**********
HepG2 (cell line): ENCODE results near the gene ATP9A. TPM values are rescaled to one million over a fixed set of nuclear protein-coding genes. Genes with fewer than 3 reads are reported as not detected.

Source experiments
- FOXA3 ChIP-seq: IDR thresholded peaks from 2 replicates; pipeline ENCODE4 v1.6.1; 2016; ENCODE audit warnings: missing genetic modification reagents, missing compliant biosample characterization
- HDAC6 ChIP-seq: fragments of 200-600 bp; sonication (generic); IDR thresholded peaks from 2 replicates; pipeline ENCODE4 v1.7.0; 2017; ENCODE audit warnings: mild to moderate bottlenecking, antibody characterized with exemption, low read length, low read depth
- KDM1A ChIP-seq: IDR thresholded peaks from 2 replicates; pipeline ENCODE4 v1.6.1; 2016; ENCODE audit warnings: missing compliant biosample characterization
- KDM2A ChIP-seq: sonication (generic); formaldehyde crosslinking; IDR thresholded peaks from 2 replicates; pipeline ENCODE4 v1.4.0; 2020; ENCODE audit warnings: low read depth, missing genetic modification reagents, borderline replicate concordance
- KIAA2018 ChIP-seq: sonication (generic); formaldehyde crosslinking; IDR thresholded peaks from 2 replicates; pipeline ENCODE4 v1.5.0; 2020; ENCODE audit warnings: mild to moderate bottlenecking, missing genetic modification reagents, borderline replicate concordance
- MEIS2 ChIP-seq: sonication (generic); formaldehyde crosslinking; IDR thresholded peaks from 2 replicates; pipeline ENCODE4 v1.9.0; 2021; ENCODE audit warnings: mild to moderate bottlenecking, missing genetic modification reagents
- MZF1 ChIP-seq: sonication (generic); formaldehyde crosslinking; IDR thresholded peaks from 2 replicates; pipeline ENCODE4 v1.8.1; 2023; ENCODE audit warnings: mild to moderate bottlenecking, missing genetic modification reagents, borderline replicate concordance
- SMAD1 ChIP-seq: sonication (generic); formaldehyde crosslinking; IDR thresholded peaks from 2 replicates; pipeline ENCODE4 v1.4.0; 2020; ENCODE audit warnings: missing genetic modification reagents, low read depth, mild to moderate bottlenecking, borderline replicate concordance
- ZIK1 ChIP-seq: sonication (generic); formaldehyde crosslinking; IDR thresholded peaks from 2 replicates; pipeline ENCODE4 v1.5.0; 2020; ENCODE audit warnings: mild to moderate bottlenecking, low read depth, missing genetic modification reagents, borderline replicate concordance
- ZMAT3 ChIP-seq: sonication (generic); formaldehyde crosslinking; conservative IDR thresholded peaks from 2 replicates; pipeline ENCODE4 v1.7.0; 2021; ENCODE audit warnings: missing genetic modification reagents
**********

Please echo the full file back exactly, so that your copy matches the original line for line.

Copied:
HepG2 (cell line): ENCODE results near the gene ATP9A. TPM values are rescaled to one million over a fixed set of nuclear protein-coding genes. Genes with fewer than 3 reads are reported as not detected.

Source experiments
- FOXA3 ChIP-seq: IDR thresholded peaks from 2 replicates; pipeline ENCODE4 v1.6.1; 2016; ENCODE audit warnings: missing genetic modification reagents, missing compliant biosample characterization
- HDAC6 ChIP-seq: fragments of 200-600 bp; sonication (generic); IDR thresholded peaks from 2 replicates; pipeline ENCODE4 v1.7.0; 2017; ENCODE audit warnings: mild to moderate bottlenecking, antibody characterized with exemption, low read length, low read depth
- KDM1A ChIP-seq: IDR thresholded peaks from 2 replicates; pipeline ENCODE4 v1.6.1; 2016; ENCODE audit warnings: missing compliant biosample characterization
- KDM2A ChIP-seq: sonication (generic); formaldehyde crosslinking; IDR thresholded peaks from 2 replicates; pipeline ENCODE4 v1.4.0; 2020; ENCODE audit warnings: low read depth, missing genetic modification reagents, borderline replicate concordance
- KIAA2018 ChIP-seq: sonication (generic); formaldehyde crosslinking; IDR thresholded peaks from 2 replicates; pipeline ENCODE4 v1.5.0; 2020; ENCODE audit warnings: mild to moderate bottlenecking, missing genetic modification reagents, borderline replicate concordance
- MEIS2 ChIP-seq: sonication (generic); formaldehyde crosslinking; IDR thresholded peaks from 2 replicates; pipeline ENCODE4 v1.9.0; 2021; ENCODE audit warnings: mild to moderate bottlenecking, missing genetic modification reagents
- MZF1 ChIP-seq: sonication (generic); formaldehyde crosslinking; IDR thresholded peaks from 2 replicates; pipeline ENCODE4 v1.8.1; 2023; ENCODE audit warnings: mild to moderate bottlenecking, missing genetic modification reagents, borderline replicate concordance
- SMAD1 ChIP-seq: sonication (generic); formaldehyde crosslinking; IDR thresholded peaks from 2 replicates; pipeline ENCODE4 v1.4.0; 2020; ENCODE audit warnings: missing genetic modification reagents, low read depth, mild to moderate bottlenecking, borderline replicate concordance
- ZIK1 ChIP-seq: sonication (generic); formaldehyde crosslinking; IDR thresholded peaks from 2 replicates; pipeline ENCODE4 v1.5.0; 2020; ENCODE audit warnings: mild to moderate bottlenecking, low read depth, missing genetic modification reagents, borderline replicate concordance
- ZMAT3 ChIP-seq: sonication (generic); formaldehyde crosslinking; conservative IDR thresholded peaks from 2 replicates; pipeline ENCODE4 v1.7.0; 2021; ENCODE audit warnings: missing genetic modification reagents